The present invention will now be described with reference to the attached figures. Various structures, systems and devices are schematically depicted in the drawings for purposes of explanation only and so as to not obscure the present invention with details that are well known to those skilled in the art. Nevertheless, the attached drawings are included to describe and explain illustrative examples of the present invention. The words and phrases used herein should be understood and interpreted to have a meaning consistent with the understanding of those words and phrases by those skilled in the relevant art. No special definition of a term or phrase, i.e., a definition that is different from the ordinary and customary meaning as understood by those skilled in the art, is intended to be implied by consistent usage of the term or phrase herein. To the extent that a term or phrase is intended to have a special meaning, i.e., a meaning other than that understood by skilled artisans, such a special definition will be expressly set forth in the specification in a definitional manner that directly and unequivocally provides the special definition for the term or phrase.

FIG. 2 conceptually illustrates one exemplary embodiment of a wireless communication system 200. In the illustrated embodiment, the wireless communication system 200 includes a radio access network (RAN) 205 that is used to provide wireless connectivity. The radio access network 205 includes a radio network controller (RNC) 210 and one or more base transceiver stations (BTS) 215. The radio network controller 210 may communicate with a packet data serving node (PDSN) 220 and an access, authorization, and accounting (AAA) server 225. Techniques for implementing and/or operating the radio access network 205, the radio network controller 210, the base stations 215, the packet data serving node 220, and the access, authorization, and accounting server 225 are known in the art and in the interest of clarity only those aspects of implementing and/or operating these entities that are relevant to the present invention will be discussed further herein. Furthermore, persons of ordinary skill in the art having benefit of the present disclosure should appreciate that in alternative embodiments other configurations of the wireless communication system 200 may also be used to provide wireless connectivity.

Access terminals 230(1-n) may access the wireless communication system 200 over air interfaces with the radio access network 205 or other access networks that are not shown in FIG. 2. The indices (1-n) may be used to indicate individual access terminals 230(1-n) or subsets of the access terminals 230(1-n). However, the indices may be dropped when referring to the access terminals 230 collectively. This convention may be applied to other elements shown in the drawings and indicated by a numeral and one or more distinguishing indices. The access terminals 230 may also be referred to as mobile units, mobile stations, subscriber stations, and the like. Exemplary access terminals 230 include cellular telephones, personal data assistants, smart phones, short message devices, paging devices, network interface cards, notebook computers, and desktop computers.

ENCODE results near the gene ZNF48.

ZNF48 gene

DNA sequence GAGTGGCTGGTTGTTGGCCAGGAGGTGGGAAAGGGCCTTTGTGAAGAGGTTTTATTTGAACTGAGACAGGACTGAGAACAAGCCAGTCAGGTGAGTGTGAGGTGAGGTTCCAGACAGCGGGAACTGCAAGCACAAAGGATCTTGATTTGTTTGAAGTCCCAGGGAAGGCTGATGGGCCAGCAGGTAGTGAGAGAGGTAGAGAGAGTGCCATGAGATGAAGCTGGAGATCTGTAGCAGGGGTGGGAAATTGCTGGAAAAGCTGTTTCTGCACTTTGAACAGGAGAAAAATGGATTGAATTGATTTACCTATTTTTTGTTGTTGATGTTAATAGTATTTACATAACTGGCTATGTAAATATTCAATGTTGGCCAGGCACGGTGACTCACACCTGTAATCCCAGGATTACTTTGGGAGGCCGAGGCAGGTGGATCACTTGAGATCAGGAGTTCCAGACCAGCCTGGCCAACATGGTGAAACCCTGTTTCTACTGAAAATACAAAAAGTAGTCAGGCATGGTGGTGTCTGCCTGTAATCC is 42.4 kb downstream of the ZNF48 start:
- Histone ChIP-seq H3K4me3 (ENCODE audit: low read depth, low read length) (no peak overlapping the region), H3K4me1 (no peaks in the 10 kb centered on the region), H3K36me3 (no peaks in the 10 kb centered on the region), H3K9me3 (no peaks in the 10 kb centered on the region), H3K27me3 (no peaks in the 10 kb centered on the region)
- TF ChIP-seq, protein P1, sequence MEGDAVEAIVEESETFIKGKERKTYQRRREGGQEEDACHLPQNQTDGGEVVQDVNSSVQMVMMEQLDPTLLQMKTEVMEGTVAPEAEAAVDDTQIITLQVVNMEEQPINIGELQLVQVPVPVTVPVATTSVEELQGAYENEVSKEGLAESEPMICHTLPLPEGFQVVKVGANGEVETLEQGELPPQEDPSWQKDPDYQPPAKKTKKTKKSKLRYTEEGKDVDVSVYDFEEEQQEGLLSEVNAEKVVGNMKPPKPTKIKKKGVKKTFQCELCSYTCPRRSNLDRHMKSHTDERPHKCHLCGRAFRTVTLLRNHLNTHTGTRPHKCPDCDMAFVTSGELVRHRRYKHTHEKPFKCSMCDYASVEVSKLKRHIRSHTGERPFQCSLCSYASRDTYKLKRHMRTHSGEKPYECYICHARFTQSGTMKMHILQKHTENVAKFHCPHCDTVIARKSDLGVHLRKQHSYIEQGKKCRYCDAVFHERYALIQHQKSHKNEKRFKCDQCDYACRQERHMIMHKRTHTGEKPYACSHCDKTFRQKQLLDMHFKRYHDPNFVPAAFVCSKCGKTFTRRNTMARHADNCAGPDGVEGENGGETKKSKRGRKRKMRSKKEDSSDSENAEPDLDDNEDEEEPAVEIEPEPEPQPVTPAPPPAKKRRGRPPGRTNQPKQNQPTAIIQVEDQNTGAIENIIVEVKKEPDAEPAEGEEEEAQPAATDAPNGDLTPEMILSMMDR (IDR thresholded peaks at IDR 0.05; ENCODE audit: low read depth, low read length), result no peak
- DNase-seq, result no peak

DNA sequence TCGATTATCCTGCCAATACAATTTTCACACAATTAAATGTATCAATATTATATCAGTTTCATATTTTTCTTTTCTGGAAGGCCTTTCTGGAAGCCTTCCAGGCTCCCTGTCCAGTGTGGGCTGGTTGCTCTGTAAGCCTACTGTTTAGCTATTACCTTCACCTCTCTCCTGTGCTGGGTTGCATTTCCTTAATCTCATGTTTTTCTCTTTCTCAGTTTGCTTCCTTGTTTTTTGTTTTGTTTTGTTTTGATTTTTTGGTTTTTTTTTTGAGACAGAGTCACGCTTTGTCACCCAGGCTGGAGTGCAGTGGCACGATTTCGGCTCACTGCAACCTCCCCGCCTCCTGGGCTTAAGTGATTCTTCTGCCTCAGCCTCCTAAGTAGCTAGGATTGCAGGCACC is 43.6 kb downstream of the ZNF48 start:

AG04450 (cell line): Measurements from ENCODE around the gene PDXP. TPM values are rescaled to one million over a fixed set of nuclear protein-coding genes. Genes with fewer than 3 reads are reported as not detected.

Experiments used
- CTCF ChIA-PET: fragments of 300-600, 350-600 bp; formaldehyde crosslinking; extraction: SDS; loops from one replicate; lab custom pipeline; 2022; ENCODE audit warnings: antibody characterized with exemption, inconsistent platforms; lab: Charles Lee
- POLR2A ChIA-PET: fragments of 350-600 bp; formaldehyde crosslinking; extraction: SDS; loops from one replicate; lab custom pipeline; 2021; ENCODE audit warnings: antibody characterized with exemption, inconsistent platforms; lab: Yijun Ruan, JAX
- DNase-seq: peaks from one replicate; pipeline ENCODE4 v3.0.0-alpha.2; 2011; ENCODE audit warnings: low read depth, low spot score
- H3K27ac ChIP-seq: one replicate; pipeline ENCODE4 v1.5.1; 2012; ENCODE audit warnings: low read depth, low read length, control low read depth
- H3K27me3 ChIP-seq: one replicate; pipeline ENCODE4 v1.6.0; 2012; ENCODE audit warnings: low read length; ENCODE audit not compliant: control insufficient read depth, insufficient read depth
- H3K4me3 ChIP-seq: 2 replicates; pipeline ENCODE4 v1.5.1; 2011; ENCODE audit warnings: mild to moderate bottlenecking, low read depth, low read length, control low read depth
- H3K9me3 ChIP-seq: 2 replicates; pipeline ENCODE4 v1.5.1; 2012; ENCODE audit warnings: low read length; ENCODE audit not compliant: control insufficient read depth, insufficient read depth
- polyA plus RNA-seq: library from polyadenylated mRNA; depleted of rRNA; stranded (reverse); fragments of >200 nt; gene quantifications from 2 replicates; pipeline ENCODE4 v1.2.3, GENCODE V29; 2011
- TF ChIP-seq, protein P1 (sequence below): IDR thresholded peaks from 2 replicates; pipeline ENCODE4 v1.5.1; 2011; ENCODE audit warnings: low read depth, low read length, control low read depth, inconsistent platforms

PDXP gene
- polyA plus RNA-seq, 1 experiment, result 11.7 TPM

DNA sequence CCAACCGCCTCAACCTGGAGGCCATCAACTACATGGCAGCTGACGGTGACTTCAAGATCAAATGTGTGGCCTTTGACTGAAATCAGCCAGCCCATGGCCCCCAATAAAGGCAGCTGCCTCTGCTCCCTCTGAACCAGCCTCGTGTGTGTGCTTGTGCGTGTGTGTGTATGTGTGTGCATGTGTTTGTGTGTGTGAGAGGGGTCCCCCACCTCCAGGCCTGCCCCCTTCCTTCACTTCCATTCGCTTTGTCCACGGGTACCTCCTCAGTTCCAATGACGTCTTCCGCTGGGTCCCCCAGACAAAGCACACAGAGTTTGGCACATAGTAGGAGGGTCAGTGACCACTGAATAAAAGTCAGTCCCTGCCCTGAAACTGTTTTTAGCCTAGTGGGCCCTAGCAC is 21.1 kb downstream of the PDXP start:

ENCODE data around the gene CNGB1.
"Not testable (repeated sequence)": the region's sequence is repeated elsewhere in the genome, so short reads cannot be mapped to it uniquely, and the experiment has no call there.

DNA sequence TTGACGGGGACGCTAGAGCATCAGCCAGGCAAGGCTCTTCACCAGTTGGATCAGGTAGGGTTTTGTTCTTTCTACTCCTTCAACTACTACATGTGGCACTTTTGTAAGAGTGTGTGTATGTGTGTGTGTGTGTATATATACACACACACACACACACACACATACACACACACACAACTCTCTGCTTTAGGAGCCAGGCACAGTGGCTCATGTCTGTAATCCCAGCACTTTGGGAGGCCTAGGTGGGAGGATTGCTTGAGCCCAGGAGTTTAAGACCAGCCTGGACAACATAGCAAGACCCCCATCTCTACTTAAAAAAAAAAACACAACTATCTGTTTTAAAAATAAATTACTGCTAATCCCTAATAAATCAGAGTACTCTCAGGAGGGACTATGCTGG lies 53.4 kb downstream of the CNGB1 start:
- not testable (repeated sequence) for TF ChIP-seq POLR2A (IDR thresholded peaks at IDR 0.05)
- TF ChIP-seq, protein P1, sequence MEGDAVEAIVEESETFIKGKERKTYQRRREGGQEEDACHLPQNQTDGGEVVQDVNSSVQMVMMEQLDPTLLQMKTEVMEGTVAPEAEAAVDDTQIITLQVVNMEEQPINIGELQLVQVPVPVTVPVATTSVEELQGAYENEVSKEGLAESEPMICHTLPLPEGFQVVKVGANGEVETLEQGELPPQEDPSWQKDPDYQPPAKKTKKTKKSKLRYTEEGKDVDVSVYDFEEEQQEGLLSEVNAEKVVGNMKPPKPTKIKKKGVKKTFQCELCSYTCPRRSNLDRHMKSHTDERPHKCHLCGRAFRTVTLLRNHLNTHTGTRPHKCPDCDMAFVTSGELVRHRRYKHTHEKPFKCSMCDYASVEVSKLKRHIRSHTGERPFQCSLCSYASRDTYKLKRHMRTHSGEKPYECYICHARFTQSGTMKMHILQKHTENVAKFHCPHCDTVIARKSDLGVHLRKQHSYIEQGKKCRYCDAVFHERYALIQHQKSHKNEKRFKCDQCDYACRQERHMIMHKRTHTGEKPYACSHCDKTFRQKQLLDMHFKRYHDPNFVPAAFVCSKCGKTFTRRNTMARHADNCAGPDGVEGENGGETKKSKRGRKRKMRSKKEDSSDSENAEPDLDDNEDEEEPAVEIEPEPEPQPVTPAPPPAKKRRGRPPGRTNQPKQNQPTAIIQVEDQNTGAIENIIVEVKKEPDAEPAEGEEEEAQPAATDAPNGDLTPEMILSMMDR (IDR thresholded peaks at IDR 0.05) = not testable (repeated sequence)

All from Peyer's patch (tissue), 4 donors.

Users of the access terminals 230 may subscribe to one or more broadcast or multicast messaging services. As used herein, the term “message” will be used to refer to information of a predetermined size, e.g., a predetermined number of bytes, and the message is transmitted in a selected number of packets. Messages therefore have a predetermined beginning and end. In contrast, conventional streaming or data flows typically do not have a predetermined size and information that is streamed is transmitted substantially continuously over a relatively long period of time. Furthermore, messages may be transmitted over signaling channels that are used to transmit system information and streaming or data flows are transmitted only over traffic channels. In the illustrated embodiment, the access terminals 230(1, 3, n) are members of Group A and are subscribed to a multicast service provided by a first multicast content provider 235. Access terminals 230(2, 5) are members of Group B and are subscribed to a different multicast service provided by a second multicast content provider 240. Access terminal 230(4) is not subscribed to a multicast service. The access terminals 230 may be paged and instructed to wake up to receive messages associated with the subscribed messaging services. A user of one of the access terminals 230 may subscribe to (or unsubscribe from) multiple unicast and/or broadcast services and so groups of access terminals 230 associated with each messaging service cannot be preconfigured to wake up at the same slot to receive the associated messages. Instead, a group wake up triggered by the multicast application dynamically may be implemented, as described herein.